Antihistamines

If an allergy is the cause of a sinus headache, antihistamines are usually a better option than painkillers. Although these medications work well for a variety of allergies, there is no such thing as a universal solution. Plus, there are potential side effects like drowsiness, dry mouth, or even nausea.

This is why it’s crucial to talk to your doctor before you start taking antihistamines. The tip applies even if you go for an OTC nasal spray.

Decongestants

Decongestants reduce the swelling and loosen the mucus that’s obstructing the normal sinus drainage. These medications are usually the first line of defense and they are very effective.

However, decongestants shouldn’t be taken lightly because they might even be addictive if used for too long. The recommended treatment duration caps at 3 days for sprays and the limit is 7 days for the oral alternative.

Nasal Steroid Sprays

These are prescription medications similar to spray decongestants. Nasal steroid sprays reduce the swelling, relieve pressure in the sinuses, and help with the pain.

You should know that it might take some time for the sprays to work, usually two weeks. It should be mentioned that exceeding the recommended number of applications doesn’t speed up the process. It might backfire and cause nose or throat irritation.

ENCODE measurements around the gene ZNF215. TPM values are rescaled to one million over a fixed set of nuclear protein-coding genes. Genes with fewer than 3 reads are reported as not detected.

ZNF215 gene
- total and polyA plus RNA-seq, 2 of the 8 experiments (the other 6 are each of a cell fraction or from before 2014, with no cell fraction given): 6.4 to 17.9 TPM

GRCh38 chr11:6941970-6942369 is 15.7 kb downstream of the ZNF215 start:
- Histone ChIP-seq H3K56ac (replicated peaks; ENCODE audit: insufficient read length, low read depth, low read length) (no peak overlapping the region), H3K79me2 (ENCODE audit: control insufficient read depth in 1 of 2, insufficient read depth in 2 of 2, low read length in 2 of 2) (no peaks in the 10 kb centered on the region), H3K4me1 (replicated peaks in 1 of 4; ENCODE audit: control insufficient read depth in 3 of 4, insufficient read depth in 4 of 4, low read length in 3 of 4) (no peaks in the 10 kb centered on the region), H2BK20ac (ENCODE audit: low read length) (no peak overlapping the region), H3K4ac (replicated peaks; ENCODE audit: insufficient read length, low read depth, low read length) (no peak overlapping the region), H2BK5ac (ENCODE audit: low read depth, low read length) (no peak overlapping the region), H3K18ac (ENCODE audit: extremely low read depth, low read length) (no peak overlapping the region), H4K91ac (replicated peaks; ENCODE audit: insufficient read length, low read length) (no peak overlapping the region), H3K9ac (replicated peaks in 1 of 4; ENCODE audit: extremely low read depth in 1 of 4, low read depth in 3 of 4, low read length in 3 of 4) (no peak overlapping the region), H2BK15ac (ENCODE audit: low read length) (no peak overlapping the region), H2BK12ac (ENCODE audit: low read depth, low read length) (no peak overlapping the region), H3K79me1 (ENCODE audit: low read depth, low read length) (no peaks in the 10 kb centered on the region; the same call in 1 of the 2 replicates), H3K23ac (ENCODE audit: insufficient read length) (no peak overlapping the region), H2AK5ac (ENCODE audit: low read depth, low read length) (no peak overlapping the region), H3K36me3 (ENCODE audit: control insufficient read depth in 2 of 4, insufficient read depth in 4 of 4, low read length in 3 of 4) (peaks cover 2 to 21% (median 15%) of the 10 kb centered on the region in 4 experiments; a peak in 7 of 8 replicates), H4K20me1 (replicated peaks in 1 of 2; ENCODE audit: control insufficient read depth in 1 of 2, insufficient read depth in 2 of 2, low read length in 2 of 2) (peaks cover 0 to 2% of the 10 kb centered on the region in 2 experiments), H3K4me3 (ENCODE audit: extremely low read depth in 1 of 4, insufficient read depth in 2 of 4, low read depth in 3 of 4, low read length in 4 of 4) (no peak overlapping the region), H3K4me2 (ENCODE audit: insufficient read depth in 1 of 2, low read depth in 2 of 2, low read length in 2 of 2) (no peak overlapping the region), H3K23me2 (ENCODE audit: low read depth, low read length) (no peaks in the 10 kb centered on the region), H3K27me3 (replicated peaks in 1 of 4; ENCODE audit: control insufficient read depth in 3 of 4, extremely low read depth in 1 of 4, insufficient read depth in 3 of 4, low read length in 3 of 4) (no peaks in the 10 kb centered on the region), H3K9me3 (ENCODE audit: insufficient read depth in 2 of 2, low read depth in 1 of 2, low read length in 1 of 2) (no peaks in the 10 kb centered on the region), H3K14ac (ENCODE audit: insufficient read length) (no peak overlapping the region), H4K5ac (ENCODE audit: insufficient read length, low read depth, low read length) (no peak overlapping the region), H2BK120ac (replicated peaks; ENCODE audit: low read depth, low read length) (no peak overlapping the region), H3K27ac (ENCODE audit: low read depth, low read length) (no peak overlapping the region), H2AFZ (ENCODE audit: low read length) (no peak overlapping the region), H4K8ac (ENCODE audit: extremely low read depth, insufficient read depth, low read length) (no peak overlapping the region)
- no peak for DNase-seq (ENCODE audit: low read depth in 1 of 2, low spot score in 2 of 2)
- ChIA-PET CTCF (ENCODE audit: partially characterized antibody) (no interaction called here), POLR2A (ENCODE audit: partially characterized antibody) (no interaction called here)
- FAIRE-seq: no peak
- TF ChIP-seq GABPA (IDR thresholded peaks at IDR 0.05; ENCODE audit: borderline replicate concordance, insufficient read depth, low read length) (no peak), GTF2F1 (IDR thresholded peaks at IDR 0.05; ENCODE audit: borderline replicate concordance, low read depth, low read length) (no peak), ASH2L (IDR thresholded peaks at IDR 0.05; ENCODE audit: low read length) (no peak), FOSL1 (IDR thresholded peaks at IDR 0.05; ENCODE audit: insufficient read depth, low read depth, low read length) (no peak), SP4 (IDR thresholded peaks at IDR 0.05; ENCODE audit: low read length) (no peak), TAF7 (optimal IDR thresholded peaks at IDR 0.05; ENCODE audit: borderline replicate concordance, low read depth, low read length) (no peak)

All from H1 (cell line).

How to Get Rid of a Sinus Headache – Home Remedies

In some cases, home and traditional remedies work better than conventional medications and it’s safe to combine them with painkillers or antihistamines. That being said, nasal sprays and some traditional treatments don’t go well together.

For example, using a combination of the neti pot and a nasal spray is not a good idea because your nasal cavities will get irritated. Anyway, check out the quick rundown of best home remedies.

Neti Pot

Neti pots are designed to help you rinse the nose and maintain optimal moisture to relieve some of the pressure. But using them might require some practice.

Fill up the pot with sterile water, lean over, and tilt your head left or right. It’s best to do this in the bathroom or over a sink. Insert the spout of the pot into the nostril that’s higher, breathe through your mouth, then pour in the water. The action flushes irritants from your nostrils and helps with the clogging.

Warm Washcloths

Applying a warm washcloth can provide a quick relief from the pressure. The cloth should be placed over your nose and onto the cheeks. It’s enough to keep it there for a few minutes and you can repeat the process a few times during the day.